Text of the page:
Postanesthesia care units（PACUs）could be a solution for improving postoperative management in Japan. A PACU delivers general medical supervision as well as care closely and constantly to patients who have just undergone a surgical procedure under anesthesia. Although PACU management is considered a standard procedure in other developed countries, only 16.1％ of hospitals in Japan currently have PACUs. The identifying advantages of a PACU are 1）to optimize the patient’s safety, 2）to improve the patient’s comfort and satisfaction, and 3）to increase surgical turnover and operating room efficiency. However, more detailed evidence to support these advantages is required. The lack of space and a shortage of human resources appear to be the two main factors which make it difficult to manage PACUs at present even though 60.0％ of institutions recognize the merits of having one. Nevertheless, the establishment of PACUs will likely need to be modified in Japan due to its unique medical systems and traditions. This article describes the management techniques, progress in verifying the associated benefits, and future considerations for PACUs in Japan.
The amount of viruses in donated blood is too small to be detectable by infection examination（window period）just after a blood donor is infected with hepatitis B or C or HIV. In these cases, blood recipients may be at risk for these virus infections. In addition, recipients may also have donated blood-caused adverse reactions such as hemolytic transfusion reactions, anaphylaxis, TRALI and GVHD. For these reasons, we promote hemodilutional autologous transfusion（HAT）to avoid allogeneic transfusion. Based on our data analysis in patients undergoing non-cardiac surgery, the rate of HAT-caused hypotention with requirement of vasopressor was around 6%, and the rate of allogeneic transfusion avoidance by HAT was 94% and 40% when blood loss was less than and more than 2000 g, respectively. Therefore, HAT may be a useful technique in anesthesia management. However, HAT may not be suitable for aged patients and patients with coronary stenosis.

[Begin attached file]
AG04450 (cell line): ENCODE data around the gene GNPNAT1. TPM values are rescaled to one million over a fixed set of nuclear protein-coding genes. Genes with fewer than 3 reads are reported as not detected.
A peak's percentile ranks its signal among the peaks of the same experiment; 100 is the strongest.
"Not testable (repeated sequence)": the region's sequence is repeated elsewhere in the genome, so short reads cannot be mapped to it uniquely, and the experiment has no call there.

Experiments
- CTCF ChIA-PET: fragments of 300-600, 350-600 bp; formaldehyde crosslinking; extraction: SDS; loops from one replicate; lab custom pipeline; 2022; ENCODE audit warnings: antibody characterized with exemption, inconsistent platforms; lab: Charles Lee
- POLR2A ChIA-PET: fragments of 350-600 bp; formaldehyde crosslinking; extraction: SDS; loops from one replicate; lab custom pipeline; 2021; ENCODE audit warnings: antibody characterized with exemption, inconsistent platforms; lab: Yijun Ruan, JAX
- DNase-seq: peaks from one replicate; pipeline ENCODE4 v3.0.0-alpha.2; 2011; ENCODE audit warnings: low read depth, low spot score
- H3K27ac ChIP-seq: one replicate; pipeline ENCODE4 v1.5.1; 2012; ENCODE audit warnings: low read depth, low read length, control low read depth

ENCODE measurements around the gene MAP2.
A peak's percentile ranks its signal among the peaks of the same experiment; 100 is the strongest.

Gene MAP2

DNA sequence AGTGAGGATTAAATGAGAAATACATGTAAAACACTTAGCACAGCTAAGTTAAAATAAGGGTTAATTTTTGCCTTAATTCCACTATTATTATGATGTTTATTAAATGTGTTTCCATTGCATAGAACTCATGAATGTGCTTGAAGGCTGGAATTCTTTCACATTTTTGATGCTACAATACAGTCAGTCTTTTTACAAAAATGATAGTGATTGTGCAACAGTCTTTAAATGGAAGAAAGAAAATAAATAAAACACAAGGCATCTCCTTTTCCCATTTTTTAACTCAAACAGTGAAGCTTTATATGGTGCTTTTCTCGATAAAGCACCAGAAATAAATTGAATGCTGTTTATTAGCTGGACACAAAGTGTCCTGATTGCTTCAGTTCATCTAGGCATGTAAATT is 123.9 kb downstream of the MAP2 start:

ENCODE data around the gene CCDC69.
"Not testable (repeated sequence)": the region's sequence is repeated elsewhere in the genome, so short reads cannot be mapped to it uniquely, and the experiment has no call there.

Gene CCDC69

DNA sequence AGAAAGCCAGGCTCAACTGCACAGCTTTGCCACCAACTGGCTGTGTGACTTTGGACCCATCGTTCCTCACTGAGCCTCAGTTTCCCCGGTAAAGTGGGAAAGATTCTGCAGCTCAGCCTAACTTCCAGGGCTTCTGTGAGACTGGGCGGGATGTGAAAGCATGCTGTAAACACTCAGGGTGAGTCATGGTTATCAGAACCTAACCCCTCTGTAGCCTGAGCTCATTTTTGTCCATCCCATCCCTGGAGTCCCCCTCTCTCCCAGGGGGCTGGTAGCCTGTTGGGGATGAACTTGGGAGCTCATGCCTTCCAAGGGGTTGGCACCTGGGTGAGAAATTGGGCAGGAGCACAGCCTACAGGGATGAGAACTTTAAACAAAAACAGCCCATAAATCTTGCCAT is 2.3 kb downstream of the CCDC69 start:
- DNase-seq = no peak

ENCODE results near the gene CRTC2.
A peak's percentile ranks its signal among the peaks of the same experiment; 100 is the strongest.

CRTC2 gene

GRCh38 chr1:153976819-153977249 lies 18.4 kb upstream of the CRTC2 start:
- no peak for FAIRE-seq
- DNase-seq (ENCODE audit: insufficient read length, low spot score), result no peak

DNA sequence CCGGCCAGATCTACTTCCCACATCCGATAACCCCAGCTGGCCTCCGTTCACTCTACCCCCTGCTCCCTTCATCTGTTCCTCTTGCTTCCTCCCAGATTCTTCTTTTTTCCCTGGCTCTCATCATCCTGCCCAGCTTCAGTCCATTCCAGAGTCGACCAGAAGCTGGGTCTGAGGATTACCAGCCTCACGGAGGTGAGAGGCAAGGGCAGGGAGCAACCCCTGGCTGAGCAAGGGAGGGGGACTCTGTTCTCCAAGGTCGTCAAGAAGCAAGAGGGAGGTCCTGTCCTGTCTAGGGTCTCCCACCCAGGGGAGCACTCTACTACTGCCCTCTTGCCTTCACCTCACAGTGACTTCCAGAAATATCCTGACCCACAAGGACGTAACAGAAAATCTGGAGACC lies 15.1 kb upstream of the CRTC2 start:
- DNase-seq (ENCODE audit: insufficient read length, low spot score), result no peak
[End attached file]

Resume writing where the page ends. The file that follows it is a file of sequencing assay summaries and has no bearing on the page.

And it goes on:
The role of nonopioid analgesics in the pharmacotherapy of cancer pain is important. The use of nonopioid analgesics may allow the side effect reduction of opioids. Nonopioid analgesics are classified roughly into non-steroidal anti-inflammatory drugs（NSAIDs）and acetaminophen. From their mechanism of action, NSAIDs pose the risk of gastrointestinal disturbance, renal dysfunction, and platelet disorder. In recent years a cardiovascular risk has been found as well. Whereas acetaminophen requires attention about liver dysfunction. We give an outline around the point where you should be careful about nonopioid choice.